Imagine eating lunch with John Singer Sargent, then having him take you to his studio and ask you for your thoughts on one of his paintings in process! Here is Cecilia's account of such a time:
"I had seen a good many of Sargent's paintings and had keenly felt his power. We had letters to him, and, although I had always shied at the moment of such presentation, feeling it to be a mean advantage, we sent him our "ticket of admission." His instant and kindly reply invited us to lunch with him at his club. His appearance was a surprise, though, of course, we had often heard him described. The fact that there was no flavor of the studio about him was no impediment for us, for we did not belong, ourselves, to the group who thought it necessary to carry about with them the labels of their profession. There were fewer cigarettes at that time, but many of the devotees of painting thought grimy velveteen, and a slouch, the proper uniform for artists, male and female.
We were gay. There was so much to talk about that we all, for the time, forgot our calling; at least we did not discuss it, except that I remember Sargent pointed out especial opportunities that might be ours just then, for seeing pictures, etc., outside the well-known galleries. He took us to his studio in Tite Street, where he was at work upon the central painted bas-relief for the "Christianity," in the series of "Religions," destined for the Boston Library.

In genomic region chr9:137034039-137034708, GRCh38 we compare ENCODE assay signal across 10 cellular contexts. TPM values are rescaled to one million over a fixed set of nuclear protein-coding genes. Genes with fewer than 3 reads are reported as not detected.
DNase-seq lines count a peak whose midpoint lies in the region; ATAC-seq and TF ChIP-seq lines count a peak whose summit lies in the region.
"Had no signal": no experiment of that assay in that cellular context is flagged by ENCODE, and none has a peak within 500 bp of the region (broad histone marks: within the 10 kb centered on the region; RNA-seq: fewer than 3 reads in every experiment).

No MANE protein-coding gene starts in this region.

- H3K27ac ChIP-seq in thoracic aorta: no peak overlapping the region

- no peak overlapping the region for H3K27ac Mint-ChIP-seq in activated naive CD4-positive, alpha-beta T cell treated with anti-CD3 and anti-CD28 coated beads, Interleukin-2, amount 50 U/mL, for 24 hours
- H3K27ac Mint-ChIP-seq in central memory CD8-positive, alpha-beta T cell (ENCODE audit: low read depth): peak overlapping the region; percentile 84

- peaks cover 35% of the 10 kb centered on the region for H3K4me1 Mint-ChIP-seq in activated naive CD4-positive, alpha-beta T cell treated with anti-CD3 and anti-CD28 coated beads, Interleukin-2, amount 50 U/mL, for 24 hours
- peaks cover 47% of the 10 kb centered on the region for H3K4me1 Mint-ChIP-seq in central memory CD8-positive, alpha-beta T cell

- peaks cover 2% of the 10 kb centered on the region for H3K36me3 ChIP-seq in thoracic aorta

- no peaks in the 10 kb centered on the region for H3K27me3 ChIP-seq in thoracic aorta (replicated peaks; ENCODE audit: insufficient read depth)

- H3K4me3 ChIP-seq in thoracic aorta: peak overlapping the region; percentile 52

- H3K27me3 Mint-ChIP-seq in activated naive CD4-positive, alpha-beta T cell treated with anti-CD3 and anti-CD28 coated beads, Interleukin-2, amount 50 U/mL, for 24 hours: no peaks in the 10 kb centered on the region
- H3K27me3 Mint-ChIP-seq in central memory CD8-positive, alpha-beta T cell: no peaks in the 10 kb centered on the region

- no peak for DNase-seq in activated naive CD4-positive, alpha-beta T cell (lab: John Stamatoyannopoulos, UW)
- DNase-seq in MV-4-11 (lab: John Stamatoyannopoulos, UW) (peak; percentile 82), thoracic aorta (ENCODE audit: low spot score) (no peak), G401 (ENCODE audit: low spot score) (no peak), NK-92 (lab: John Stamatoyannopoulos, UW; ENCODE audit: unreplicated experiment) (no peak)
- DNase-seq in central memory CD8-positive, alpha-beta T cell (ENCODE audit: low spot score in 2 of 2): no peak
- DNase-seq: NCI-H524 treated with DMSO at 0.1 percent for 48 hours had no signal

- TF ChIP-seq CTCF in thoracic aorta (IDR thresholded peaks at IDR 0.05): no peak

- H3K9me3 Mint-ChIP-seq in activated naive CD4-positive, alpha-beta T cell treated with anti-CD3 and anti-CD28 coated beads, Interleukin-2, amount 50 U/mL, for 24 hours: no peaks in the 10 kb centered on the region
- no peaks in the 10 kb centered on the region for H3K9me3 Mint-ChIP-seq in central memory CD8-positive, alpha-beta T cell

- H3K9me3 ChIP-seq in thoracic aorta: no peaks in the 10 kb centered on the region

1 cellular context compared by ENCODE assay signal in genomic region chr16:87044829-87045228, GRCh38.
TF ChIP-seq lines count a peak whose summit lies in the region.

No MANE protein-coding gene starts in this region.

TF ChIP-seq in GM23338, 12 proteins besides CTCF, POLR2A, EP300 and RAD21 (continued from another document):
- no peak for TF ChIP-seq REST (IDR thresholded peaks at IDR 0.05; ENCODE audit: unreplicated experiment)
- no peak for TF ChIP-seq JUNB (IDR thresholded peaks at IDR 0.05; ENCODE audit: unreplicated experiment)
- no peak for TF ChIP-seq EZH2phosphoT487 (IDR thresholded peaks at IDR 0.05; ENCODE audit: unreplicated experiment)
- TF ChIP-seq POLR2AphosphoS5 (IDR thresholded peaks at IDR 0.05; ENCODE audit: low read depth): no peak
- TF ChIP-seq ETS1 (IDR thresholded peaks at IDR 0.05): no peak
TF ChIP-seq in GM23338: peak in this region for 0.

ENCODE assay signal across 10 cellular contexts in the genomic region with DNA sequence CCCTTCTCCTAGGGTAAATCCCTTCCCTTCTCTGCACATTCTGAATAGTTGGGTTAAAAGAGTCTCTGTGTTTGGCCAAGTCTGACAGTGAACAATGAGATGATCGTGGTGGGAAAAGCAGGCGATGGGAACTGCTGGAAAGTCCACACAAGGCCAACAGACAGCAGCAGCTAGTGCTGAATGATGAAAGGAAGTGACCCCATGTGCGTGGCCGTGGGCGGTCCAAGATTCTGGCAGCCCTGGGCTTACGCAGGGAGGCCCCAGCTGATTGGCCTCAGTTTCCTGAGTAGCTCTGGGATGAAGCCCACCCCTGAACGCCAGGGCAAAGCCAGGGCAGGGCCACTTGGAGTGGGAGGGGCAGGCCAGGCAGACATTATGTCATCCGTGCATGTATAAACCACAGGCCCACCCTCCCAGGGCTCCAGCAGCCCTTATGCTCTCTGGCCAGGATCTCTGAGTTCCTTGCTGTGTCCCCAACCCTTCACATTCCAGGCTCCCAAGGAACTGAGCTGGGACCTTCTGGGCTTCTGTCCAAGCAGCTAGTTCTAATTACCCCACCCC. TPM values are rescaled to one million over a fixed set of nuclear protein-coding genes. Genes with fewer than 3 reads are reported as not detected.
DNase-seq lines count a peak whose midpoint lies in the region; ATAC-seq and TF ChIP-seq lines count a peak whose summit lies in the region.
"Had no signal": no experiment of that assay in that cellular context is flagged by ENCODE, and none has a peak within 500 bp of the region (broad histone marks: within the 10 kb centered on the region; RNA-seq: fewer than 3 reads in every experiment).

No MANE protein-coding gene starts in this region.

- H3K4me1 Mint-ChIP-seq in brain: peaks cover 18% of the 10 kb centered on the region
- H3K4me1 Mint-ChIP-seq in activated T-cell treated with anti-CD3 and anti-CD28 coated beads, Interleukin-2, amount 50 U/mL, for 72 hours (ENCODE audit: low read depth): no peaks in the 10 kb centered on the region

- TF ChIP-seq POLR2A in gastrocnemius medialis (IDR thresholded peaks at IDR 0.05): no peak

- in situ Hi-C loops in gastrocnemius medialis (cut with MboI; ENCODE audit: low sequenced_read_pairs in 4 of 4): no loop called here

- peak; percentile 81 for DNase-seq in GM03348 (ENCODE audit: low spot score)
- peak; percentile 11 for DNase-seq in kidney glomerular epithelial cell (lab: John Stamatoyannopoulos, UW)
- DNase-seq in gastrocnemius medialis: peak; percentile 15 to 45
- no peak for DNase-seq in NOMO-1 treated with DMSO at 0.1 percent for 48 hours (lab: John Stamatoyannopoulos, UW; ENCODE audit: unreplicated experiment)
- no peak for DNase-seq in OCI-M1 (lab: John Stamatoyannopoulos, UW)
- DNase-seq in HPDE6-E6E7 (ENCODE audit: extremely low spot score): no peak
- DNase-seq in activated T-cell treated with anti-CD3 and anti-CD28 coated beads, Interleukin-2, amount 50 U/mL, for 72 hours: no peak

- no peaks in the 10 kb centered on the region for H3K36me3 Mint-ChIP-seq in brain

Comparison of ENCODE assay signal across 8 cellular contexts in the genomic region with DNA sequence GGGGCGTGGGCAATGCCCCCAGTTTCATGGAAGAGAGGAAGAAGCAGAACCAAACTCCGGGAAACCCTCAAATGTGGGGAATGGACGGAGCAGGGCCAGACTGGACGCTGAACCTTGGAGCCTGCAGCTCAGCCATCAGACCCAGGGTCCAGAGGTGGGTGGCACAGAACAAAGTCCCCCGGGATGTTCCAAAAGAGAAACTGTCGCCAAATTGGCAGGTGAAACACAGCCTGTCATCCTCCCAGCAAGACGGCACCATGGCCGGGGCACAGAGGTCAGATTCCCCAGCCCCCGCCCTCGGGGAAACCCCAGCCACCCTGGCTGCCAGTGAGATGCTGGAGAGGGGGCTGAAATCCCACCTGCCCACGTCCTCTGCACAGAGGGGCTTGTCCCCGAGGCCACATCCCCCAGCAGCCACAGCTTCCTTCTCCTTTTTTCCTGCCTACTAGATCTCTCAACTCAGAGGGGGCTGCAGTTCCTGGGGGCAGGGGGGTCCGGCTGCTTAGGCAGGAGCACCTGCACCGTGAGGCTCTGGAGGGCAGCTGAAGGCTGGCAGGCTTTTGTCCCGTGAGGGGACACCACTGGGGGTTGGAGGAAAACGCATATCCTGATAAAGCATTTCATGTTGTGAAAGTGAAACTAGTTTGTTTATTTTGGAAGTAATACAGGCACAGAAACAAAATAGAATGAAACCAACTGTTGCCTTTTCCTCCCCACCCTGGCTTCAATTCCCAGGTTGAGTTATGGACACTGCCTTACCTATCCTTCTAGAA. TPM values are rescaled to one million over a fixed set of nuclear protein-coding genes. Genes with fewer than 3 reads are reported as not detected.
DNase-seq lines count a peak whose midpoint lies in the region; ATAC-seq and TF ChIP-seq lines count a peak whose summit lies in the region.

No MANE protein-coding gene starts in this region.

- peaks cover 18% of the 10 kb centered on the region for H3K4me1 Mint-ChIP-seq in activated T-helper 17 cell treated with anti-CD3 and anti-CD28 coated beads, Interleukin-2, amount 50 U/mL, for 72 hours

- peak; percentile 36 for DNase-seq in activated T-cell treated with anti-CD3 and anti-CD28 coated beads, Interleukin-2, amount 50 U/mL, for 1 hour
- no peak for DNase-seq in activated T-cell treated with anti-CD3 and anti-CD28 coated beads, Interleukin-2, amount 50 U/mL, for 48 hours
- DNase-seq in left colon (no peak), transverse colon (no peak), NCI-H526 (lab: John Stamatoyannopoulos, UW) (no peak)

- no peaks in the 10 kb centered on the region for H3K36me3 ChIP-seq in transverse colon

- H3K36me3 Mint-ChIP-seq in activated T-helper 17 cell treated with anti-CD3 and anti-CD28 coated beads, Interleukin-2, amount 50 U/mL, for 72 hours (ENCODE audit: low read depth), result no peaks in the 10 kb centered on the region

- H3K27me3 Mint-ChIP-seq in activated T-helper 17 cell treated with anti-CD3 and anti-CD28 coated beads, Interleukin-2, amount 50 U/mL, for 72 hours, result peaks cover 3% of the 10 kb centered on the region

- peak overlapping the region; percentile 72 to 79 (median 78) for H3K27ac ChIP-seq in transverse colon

Sargent was apparently much puzzled as to the treatment of one part of the design of the Cross, with figures of Adam and Eve: he was a very shy man, and his almost stammering appeal to me as to what I thought of the problem, and how to solve it, was that of an eager, anxious self-doubter. I was filled with confusion, but concealed it, and knew, of course, that I was only a fresh eye, and that it must all be taken as the most natural thing in the world. I said what I thought, and he listened in exactly the same mood. I saw that his "worldly" appearance, manner, and speech were a sort of armor for his sensitiveness, though not an armor put on by him, for he was homogeneous.
There were no portraits about, and very little of any kind of furnishing, but it was a grand large place, and somehow good, and extremely suggestive of the style and simplicity of all his best things. As everyone knows, Sargent was not a collector, and satisfied his beauty sense in the glamour that for him hung about every person and object, and to which most of the world is blind, though, of course, his high culture and lifetime familiarity with the Art of the Old World in all its phases had been always with him.
I saw him again long afterwards, at lunch at Mrs. Gardner's, at Fenway Court. She had given him the Dutch Room as a studio, and he was engaged on his portrait of Mrs. Fiske Warren and daughter, which he allowed us to see, in its unfinished state. I regret that this was the only time I ever saw any of his portrait painting en passage."
(from Background with Figures by Cecilia Beaux)